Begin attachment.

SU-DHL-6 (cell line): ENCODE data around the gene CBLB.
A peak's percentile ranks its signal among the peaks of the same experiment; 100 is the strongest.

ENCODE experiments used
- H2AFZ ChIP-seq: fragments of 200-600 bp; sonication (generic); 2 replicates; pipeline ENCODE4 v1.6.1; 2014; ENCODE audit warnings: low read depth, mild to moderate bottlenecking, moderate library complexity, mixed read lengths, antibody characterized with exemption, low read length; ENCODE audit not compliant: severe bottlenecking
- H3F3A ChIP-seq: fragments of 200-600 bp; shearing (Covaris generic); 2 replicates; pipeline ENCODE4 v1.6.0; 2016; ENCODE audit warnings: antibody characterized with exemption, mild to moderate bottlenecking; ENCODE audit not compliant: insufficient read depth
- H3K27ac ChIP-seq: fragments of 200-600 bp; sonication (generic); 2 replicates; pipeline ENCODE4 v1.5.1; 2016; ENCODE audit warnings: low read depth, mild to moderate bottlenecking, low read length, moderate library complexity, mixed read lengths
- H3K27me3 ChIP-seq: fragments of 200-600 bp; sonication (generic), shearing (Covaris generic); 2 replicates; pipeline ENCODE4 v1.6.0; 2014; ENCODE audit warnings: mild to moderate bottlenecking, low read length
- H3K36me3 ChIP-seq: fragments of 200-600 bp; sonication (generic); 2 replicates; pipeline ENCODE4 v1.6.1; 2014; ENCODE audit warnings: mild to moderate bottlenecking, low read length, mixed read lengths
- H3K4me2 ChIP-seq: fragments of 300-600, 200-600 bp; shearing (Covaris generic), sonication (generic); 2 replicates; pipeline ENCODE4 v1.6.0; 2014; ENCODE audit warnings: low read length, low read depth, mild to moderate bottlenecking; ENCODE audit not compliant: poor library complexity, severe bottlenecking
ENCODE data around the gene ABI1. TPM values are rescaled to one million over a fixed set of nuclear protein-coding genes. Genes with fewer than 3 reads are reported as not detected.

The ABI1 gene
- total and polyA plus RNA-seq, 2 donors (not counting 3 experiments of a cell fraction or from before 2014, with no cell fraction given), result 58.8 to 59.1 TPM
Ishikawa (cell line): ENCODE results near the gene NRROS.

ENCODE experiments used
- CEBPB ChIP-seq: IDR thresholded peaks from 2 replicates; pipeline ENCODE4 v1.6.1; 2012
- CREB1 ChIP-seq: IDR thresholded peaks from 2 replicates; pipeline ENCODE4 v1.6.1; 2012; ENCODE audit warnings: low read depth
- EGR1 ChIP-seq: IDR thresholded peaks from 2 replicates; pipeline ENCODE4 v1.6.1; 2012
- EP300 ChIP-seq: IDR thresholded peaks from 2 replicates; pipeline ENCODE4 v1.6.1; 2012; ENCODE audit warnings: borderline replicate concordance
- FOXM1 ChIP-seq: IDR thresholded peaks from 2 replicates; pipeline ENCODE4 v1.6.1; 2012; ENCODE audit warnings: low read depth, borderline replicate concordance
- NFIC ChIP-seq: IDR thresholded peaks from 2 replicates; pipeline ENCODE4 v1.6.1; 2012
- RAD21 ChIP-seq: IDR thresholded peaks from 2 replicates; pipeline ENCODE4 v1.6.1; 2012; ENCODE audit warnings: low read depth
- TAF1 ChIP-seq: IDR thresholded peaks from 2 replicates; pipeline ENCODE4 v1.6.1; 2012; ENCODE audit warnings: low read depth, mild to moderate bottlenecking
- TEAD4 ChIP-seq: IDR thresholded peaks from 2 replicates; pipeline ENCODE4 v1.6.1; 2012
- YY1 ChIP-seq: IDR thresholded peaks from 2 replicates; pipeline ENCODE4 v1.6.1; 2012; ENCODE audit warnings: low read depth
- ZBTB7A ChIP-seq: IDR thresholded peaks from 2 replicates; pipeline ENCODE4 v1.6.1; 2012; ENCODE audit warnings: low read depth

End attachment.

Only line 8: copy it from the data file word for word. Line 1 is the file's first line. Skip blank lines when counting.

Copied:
- H3K36me3 ChIP-seq: fragments of 200-600 bp; sonication (generic); 2 replicates; pipeline ENCODE4 v1.6.1; 2014; ENCODE audit warnings: mild to moderate bottlenecking, low read length, mixed read lengths